KYIV -- Negotiators from Ukraine, Russia, and the Organization for Security and Cooperation in Europe (OSCE) have reached an agreement for a cease-fire in eastern Ukraine from July 27.
“The regime of full and comprehensive cease-fire, if observed by the other party, is a basic precondition for the implementation of the Minsk agreements and opens the way to the implementation of other provisions of these agreements,” the Ukrainian president’s office said July 22.
Ukrainian President Volodymyr Zelenskiy was elected last year on promises to end the conflict in the eastern regions of Donetsk and Luhansk.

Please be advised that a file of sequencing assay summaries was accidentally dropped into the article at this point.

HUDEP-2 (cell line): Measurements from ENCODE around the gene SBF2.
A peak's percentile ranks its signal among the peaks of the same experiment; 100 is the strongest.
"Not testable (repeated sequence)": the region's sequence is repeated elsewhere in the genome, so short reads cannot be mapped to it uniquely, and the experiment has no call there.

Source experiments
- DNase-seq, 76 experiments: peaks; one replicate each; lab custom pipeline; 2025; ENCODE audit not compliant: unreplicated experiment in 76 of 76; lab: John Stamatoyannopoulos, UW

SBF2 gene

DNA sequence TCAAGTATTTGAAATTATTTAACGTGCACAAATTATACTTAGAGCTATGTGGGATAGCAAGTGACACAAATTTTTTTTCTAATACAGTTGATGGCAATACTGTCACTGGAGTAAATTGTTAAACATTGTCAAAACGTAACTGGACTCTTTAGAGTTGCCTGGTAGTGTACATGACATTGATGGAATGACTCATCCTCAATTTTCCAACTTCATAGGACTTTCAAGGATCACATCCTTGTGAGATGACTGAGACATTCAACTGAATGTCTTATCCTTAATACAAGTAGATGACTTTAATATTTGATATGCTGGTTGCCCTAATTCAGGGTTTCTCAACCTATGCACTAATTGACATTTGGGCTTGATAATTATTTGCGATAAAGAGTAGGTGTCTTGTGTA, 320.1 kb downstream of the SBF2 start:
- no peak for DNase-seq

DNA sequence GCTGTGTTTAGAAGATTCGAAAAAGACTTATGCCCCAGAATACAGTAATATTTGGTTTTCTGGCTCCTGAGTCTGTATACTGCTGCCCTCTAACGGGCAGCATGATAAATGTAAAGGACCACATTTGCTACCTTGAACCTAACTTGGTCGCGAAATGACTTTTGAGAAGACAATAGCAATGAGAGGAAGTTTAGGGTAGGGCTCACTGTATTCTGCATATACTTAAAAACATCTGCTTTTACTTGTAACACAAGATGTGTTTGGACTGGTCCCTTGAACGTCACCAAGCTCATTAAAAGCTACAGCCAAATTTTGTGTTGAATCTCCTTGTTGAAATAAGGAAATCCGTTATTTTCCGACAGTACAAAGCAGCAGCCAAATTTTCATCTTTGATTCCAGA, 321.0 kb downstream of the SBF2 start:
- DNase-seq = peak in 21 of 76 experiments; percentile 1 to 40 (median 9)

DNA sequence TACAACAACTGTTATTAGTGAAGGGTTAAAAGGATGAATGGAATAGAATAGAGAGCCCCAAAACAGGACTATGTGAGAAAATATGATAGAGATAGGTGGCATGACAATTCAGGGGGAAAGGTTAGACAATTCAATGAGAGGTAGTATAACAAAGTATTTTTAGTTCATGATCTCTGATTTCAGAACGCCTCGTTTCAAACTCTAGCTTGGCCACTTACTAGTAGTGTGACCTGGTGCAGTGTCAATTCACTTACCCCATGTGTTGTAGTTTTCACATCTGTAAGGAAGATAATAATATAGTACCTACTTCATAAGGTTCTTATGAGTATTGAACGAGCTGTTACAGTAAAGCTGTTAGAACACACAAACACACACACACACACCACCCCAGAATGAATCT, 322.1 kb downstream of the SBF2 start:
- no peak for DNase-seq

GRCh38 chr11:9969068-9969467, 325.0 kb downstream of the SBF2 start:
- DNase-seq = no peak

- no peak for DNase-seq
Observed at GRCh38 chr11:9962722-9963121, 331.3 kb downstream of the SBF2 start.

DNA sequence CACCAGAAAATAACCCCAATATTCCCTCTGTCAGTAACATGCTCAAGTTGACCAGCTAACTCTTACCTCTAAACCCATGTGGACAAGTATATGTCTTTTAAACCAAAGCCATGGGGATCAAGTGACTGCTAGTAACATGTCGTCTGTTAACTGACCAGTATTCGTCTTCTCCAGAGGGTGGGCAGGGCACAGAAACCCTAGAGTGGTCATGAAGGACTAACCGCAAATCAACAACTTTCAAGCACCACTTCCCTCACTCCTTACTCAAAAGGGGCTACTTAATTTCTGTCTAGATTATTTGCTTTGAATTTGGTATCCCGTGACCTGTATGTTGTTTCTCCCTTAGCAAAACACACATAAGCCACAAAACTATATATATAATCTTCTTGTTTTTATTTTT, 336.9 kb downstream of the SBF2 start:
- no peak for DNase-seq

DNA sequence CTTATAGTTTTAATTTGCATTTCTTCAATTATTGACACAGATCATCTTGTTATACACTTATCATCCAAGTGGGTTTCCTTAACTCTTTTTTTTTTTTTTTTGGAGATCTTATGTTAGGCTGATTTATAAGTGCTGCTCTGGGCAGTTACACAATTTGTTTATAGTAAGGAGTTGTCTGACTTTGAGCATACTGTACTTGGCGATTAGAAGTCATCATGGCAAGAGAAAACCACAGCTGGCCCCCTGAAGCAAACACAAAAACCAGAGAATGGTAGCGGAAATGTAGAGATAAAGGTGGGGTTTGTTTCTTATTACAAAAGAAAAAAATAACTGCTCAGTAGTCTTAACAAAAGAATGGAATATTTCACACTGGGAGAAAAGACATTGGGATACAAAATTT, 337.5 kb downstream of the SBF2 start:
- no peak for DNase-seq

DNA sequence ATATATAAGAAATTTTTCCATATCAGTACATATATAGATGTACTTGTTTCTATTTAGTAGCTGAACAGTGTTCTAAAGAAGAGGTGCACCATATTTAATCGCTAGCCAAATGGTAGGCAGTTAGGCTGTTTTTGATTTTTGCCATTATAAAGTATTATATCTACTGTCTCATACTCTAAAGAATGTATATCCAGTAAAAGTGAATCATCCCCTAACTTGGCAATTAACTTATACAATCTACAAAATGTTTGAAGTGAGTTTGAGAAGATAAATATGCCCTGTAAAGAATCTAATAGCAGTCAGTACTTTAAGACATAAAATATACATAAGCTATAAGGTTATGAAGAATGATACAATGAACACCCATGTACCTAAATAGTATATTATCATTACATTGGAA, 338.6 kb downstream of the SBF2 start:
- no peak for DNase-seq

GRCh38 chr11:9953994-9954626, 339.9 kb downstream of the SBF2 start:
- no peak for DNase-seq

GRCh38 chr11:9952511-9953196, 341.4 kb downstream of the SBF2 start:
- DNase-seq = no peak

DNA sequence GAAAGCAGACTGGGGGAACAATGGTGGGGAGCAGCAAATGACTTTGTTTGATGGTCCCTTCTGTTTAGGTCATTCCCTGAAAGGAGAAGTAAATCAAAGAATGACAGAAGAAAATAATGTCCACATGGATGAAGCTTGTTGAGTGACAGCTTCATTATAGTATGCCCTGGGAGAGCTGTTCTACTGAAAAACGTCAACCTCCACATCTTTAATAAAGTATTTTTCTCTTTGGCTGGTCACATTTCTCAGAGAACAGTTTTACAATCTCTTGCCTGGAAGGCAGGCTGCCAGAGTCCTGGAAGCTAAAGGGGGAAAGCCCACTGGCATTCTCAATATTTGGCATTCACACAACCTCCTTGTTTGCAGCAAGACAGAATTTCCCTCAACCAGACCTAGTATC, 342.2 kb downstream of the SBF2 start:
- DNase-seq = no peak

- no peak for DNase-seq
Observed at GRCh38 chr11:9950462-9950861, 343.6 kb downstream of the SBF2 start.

Germany and France have mediated between Ukraine and Russia since a peace agreement was signed in the Belarusian capital, Minsk, in 2015, but efforts at implementation have faltered.
The leaders of the four countries met at a summit in Paris in December 2019 to revive the peace process, leading to Kyiv and Russia-backed separatists in the east of Ukraine conducting a series of prisoner exchanges.
Lingering issues remain over a timeline for local elections, control over borders in the separatist-controlled regions, the withdrawal of Russian military units and equipment, and disarmament of separatist groups.
Moscow denies it has troops in eastern Ukraine.
Ukraine's relationship with Russia has been tense ever since protests in Kyiv led to the overthrow of pro-Russian leader Viktor Yanukovych in February 2014.
Russia forcibly annexed Ukraine's Crimean Peninsula shortly thereafter and backed separatist forces in eastern Ukraine, sparking a war that has resulted in some 13,200 deaths.